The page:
The most important piece of advice I can offer is to take your pre-clinical coursework seriously and to try to learn and integrate as much as possible during this time. Believe it or not, much of what we learn in the pre-clinical coursework–particularly physiology, pathophysiology, and microbiology–is extremely relevant for questions you will be asked on the wards, on shelf exams, and ultimately on the board exams. I cannot stress this enough: having a solid foundation going into my dedicated study time made this SO much easier.
Everyone has different study techniques, but this is what worked for me. In six weeks, I wanted to make sure I got through every page of First Aid, every section in Pathoma, and every question in the UWorld Qbank. I created the schedule below that allowed me to do all of this and finish by the beginning of week six so that I would have some time to review and relax:
The Resources I Used
First Aid: A great resource to learn a little bit about everything. Often not enough to really understand a topic and to fully integrate to get a complicated question right, but a great starting point. Also really helps with association and recall, and has some excellent images/diagrams that are really helpful. ($20-$50 on Amazon depending on how new of a version you use, I used one that was 2 years old).
Pathoma: Dr. Sattar’s lectures are amazing. He’s clear, concise, and teaches really high-yield topics. Plus his voice is really soothing! This type of passive learning was exactly what I wanted/needed to break up some of my long study days. ($85 for 3 months, $99 for 12 months https://www.pathoma.com)
UWorld Qbank: If you can only choose one resource to study for Step 1 – CHOOSE THIS ONE. This Qbank is extraordinarily helpful for integration and even learning new material. You can do up to 40 questions as a time, either on particular topics or random questions, timed or untimed, and with feedback after each question or at the end. I highly recommend making sure you do each question in this Qbank at least once! ($279 for 60 days https://www.uworld.com/purchase.aspx?cid=1)
Practice Exams: I did both Uworld Self Assessments ($70 for both), and two practice NBME exams ($40 apiece). I think that the NBME exams mirror the actual test slightly better than the Self Assessments, but overall both are fairly good approximations. Unfortunately, the NBME exams only give you a score but do not give you answers to the questions you get wrong.
I started with a 40-question random Qbank (each blue Qbank block above is 40 questions in 3 hours – 1 hour to take the exam, and 2 hours to correct, review, and take notes). From there I went to page 1 of First Aid and starting reading and taking notes on anything I wasn’t comfortable with.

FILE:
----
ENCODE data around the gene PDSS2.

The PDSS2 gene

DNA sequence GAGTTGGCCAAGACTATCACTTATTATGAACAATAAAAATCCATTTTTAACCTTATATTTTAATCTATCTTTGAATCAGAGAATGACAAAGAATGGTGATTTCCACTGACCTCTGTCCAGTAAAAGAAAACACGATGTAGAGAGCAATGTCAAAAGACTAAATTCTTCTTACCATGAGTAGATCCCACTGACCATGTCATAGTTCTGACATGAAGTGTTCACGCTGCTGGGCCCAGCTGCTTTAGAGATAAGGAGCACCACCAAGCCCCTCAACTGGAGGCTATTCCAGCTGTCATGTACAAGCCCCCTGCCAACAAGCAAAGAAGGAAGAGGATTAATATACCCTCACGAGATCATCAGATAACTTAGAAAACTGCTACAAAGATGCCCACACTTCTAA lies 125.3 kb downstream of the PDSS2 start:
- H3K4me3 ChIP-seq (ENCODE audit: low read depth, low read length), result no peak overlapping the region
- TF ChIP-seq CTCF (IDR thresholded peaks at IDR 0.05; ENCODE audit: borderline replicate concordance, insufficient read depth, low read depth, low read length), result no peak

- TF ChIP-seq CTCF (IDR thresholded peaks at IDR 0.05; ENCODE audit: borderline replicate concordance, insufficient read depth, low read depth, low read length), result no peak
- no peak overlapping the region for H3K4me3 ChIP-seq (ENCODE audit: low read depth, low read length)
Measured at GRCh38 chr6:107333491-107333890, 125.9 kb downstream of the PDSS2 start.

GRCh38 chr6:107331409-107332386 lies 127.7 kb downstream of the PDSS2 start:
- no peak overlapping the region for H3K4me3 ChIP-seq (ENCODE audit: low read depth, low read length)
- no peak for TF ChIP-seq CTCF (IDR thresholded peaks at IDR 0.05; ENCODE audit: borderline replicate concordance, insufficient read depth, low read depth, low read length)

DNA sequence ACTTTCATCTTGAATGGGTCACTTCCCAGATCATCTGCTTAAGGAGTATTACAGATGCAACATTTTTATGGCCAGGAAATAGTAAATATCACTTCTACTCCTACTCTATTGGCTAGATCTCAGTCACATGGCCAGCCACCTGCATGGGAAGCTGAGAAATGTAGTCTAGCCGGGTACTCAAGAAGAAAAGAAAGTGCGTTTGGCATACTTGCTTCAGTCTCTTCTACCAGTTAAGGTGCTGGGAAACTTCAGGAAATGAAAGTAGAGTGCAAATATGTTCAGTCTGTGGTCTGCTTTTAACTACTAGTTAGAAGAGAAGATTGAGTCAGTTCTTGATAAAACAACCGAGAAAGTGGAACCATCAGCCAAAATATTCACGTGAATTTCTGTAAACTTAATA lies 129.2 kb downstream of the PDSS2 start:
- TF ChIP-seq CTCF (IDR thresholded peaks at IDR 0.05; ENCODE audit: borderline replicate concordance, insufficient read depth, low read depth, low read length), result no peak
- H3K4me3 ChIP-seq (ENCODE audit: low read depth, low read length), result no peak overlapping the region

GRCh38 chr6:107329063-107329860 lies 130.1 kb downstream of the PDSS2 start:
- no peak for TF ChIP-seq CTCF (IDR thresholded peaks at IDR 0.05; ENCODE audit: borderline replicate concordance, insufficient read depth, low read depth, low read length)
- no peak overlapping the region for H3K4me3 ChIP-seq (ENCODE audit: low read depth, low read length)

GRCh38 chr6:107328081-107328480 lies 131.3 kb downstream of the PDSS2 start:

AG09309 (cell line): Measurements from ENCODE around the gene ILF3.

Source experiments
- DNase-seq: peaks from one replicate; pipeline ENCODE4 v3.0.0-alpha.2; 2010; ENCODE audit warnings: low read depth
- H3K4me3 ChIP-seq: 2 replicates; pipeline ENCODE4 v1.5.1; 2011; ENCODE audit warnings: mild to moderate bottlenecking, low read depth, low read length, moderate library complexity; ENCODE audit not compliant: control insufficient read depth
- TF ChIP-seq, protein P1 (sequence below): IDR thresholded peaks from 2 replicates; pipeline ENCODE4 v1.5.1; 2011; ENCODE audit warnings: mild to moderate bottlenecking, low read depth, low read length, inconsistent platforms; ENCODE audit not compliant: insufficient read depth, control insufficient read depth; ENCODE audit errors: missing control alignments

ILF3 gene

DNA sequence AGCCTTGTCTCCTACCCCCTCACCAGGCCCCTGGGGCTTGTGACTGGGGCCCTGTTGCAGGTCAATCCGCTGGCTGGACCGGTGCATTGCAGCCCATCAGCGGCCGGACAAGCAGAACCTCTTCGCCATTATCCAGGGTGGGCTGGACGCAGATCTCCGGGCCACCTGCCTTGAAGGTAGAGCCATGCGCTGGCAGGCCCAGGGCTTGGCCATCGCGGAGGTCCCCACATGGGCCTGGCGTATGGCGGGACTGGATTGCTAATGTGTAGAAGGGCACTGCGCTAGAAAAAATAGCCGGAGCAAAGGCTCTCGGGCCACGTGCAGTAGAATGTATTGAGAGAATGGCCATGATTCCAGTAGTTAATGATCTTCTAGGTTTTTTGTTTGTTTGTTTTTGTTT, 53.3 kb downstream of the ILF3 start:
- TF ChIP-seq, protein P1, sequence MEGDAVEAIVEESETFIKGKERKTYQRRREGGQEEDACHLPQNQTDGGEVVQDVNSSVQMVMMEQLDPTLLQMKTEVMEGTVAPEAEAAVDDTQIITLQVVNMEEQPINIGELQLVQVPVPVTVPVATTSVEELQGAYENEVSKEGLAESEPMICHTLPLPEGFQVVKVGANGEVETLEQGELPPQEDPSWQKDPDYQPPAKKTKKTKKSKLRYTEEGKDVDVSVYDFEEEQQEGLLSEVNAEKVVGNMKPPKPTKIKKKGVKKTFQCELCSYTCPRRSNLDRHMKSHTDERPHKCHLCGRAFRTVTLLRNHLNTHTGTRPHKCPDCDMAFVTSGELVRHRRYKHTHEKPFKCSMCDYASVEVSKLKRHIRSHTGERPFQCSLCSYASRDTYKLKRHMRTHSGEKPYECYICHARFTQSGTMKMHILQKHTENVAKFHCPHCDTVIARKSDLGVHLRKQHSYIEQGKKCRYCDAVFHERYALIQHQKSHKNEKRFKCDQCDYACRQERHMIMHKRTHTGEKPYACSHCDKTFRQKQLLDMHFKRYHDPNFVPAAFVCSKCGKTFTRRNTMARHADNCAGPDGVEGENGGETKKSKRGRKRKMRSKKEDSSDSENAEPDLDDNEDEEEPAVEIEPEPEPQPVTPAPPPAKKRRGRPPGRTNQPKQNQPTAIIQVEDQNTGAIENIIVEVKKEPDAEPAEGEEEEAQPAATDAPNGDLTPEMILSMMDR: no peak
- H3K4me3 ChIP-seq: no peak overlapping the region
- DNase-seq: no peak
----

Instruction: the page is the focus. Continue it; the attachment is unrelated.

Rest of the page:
My days were all fairly similar. I did at least one 40-question Qbank per day, but often one in the morning and one in the afternoon. I started off doing questions that were related to the topics I had been studying, but after a couple of weeks mostly transitioned to doing entirely random Qbanks. I also spent 3 hours daily reviewing a particular topic in First Aid (orange sections above). Longer sections took me more time – for example I spent 3+ days reviewing the microbiology chapter. I took notes on these chapters, and then supplemented my notes with new information from both Pathoma and relevant Qbank questions. I had a built-in hour each day to review topics I had covered previously that were challenging, and an additional hour for a break. This is important! Do something fun – go outside, meet someone for lunch, exercise, etc. I studied 6 days a week and then on the seventh day I tried my hardest to not even think about medical school or the upcoming test. 6 weeks is a long time – prioritize your time off and do something for you!
At the end of week 3 I did my first practice test. I tried to simulate the actual test day – find a quiet place, use earplugs, have scrap paper ready, etc. These practice exams are half the length of the real deal – they take about 4 hours. I did an additional practice test once per week after that, with my final practice test at the beginning of my final week. By my final week, I had finished reviewing topics in First Aid and had finished Pathoma, but had several hundred Qbank questions left so I spent most of my week completing these and reviewing the Qbank questions I had gotten wrong earlier. The day before my test I did NOTHING. On the morning of my exam, I had a nice breakfast, drove to my test center while listening to inspiring tunes (“The Greatest” by Sia, “Fight Song” by Rachel Platten), and went into the exam room feeling nervous but confident.
By the way – this dedicated study time doesn’t have to be miserable! I adopted a kitten at the beginning of the 6 weeks (had been wanting one for years) and we had tons of time to snuggle and study together:
Jessica Mueller is a fourth-year Harvard medical student and Step 1, Step 2 CK, shelf exam, and medical coursework tutor for USMLE Pro.